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Petr Janik
Petr Janik

Posted on • Updated on

Rust 2 - Memory and advanced structures

Move

// on stack
let x = 5;
let y = x;
println!("{} {}", x, y); // i32 implements Copy trait, therefore this is fine

// on heap
let s1 = String::from("hello");
let s2 = s1;
println!("s1 = {} s2 = {}", s1, s2); // error: borrow of moved value: `s1`
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Clone

[//if](//if) we want to duplicate anything on heap, we need to call clone() explicitly
let s1 = String::from("hello");
let s2 = s1.clone();

println!("s1 = {}, s2 = {}", s1, s2);
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Returning ownership

fn main() {
    let s1 = String::from("hello");

    let (s2, len) = calculate_length(s1);

    println!("The length of '{}' is {}.", s2, len);
}

fn calculate_length(s: String) -> (String, usize) {
    let length = s.len(); // len() returns the length of a String

    (s, length)
}
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Reference

fn main() {
    let s1 = String::from("hello");

    let len = calculate_length(&s1);

    println!("The length of '{}' is {}.", s1, len);
}

fn calculate_length(s: &String) -> usize {
    s.len()
}
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Mutable reference

fn main() {
    let mut s = String::from("hello");

    change(&mut s);
}

fn change(some_string: &mut String) {
    some_string.push_str(", world");
}
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Basic rules

  • Unlimited number of references
  • ONLY ONE mutable reference
  • Reference must be valid/alive/existing
let mut s = String::from("hello");

let r1 = &s; // ok
let r2 = &s; // ok
let r3 = &mut s; // error: mutable borrow occurs here

println!("{}, {}, and {}", r1, r2, r3);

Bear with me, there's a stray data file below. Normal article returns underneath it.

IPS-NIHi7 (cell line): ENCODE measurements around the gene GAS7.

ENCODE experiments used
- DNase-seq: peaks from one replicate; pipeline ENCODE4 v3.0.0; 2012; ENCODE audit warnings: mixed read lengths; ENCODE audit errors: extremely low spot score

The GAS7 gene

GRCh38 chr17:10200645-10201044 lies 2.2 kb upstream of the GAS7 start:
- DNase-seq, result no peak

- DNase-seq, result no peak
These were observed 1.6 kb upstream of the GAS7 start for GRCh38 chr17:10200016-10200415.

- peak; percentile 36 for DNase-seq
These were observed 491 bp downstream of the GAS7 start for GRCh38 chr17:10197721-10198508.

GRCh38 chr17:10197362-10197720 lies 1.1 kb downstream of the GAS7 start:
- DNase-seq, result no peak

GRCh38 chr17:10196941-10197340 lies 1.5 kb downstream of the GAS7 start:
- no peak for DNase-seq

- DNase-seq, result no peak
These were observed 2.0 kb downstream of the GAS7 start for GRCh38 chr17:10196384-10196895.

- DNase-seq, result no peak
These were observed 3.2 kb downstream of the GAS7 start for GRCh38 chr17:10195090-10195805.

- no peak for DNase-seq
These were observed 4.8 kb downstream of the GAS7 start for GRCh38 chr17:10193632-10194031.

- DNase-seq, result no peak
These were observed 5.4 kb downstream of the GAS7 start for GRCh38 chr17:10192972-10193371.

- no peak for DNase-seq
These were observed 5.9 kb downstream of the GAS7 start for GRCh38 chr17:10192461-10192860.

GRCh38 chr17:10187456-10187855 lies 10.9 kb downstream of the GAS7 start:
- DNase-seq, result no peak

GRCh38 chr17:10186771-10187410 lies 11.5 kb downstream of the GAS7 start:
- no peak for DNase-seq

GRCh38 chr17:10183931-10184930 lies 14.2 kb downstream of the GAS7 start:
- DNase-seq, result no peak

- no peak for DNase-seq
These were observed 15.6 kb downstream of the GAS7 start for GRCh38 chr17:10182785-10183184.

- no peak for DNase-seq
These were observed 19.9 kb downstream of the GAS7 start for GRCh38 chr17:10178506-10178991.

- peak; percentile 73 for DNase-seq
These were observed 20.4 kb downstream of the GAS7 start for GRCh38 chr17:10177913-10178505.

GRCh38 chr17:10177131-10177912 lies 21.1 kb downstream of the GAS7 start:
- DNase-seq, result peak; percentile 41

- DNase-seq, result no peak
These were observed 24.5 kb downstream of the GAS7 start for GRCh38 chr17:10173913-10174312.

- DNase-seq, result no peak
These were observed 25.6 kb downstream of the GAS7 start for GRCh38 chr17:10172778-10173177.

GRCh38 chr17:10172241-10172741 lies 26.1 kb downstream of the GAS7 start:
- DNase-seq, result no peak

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...but

let mut s = String::from("hello");

let r1 = &s; // ok
let r2 = &s; // ok
println!("{} and {}", r1, r2);
// r1 and r2 are not used any more

let r3 = &mut s; // ok
println!("{}", r3);
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Slice

let s = String::from("hello world");

let hello = &s[0..5];  // hello
let world = &s[6..11]; // world
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Working with string references

fn first_word(s: &String) -> &str {
    let bytes = s.as_bytes();

    for (i, &item) in bytes.iter().enumerate() {
        if item == b' ' {
            return &s[0..i];
        }
    }

    &s[..]
}
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Structures

Definition

struct User {
    username: String,
    email: String,
    sign_in_count: u64,
    active: bool,
}
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Usage

fn main() {
    let mut user1 = User {
        email: String::from("someone@example.com"),
        username: String::from("someusername123"),
        active: true,
        sign_in_count: 1,
    };

    user1.email = String::from("anotheremail@example.com");
}
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Shortcut for struct creation

fn build_user(email: String, username: String) -> User {
    User {
        email,
        username,
        active: true,
        sign_in_count: 1,
    }
}
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Creation from already existing struct

fn main() {
    let user1 = User {
        email: String::from("someone@example.com"),
        username: String::from("someusername123"),
        active: true,
        sign_in_count: 1,
    };

    let user2 = User {
        email: String::from("another@example.com"),
        username: String::from("anotherusername567"),
        ..user1
    };
}
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Working with struct

#[derive(Debug)] // 'Debug' macro allows us to print the struct
struct Rectangle {
    width: u32,
    height: u32,
}

fn main() {
    let rect1 = Rectangle {
        width: 30,
        height: 50,
    };

    println!(
        "The area of the rectangle is {} square pixels.",
        area(&rect1)
    );

    println!("rect1 is {:?}", rect1); // here we use {:?} instead of empty {}
}